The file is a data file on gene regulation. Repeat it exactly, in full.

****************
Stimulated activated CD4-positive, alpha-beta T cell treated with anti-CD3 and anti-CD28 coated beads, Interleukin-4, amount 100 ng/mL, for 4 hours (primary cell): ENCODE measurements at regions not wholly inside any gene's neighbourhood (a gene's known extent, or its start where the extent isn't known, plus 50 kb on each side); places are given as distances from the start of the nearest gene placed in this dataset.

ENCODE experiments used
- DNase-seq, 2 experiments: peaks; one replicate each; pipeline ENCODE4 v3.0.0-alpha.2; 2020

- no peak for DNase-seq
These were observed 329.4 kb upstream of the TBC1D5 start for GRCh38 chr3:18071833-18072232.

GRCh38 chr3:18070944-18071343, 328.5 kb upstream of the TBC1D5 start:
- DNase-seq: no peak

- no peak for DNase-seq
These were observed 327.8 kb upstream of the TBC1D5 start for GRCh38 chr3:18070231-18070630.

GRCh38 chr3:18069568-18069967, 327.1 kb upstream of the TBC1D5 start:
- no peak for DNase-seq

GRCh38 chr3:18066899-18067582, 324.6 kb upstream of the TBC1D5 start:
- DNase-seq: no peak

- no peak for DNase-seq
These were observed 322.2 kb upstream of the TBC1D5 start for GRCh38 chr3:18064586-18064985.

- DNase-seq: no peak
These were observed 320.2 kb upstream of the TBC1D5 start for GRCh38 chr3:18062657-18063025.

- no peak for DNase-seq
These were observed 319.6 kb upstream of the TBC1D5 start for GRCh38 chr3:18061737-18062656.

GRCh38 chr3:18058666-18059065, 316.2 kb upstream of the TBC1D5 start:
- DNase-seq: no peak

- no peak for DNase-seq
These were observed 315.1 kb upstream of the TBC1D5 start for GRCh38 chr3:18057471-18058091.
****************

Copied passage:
Stimulated activated CD4-positive, alpha-beta T cell treated with anti-CD3 and anti-CD28 coated beads, Interleukin-4, amount 100 ng/mL, for 4 hours (primary cell): ENCODE measurements at regions not wholly inside any gene's neighbourhood (a gene's known extent, or its start where the extent isn't known, plus 50 kb on each side); places are given as distances from the start of the nearest gene placed in this dataset.

ENCODE experiments used
- DNase-seq, 2 experiments: peaks; one replicate each; pipeline ENCODE4 v3.0.0-alpha.2; 2020

- no peak for DNase-seq
These were observed 329.4 kb upstream of the TBC1D5 start for GRCh38 chr3:18071833-18072232.

GRCh38 chr3:18070944-18071343, 328.5 kb upstream of the TBC1D5 start:
- DNase-seq: no peak

- no peak for DNase-seq
These were observed 327.8 kb upstream of the TBC1D5 start for GRCh38 chr3:18070231-18070630.

GRCh38 chr3:18069568-18069967, 327.1 kb upstream of the TBC1D5 start:
- no peak for DNase-seq

GRCh38 chr3:18066899-18067582, 324.6 kb upstream of the TBC1D5 start:
- DNase-seq: no peak

- no peak for DNase-seq
These were observed 322.2 kb upstream of the TBC1D5 start for GRCh38 chr3:18064586-18064985.

- DNase-seq: no peak
These were observed 320.2 kb upstream of the TBC1D5 start for GRCh38 chr3:18062657-18063025.

- no peak for DNase-seq
These were observed 319.6 kb upstream of the TBC1D5 start for GRCh38 chr3:18061737-18062656.

GRCh38 chr3:18058666-18059065, 316.2 kb upstream of the TBC1D5 start:
- DNase-seq: no peak

- no peak for DNase-seq
These were observed 315.1 kb upstream of the TBC1D5 start for GRCh38 chr3:18057471-18058091.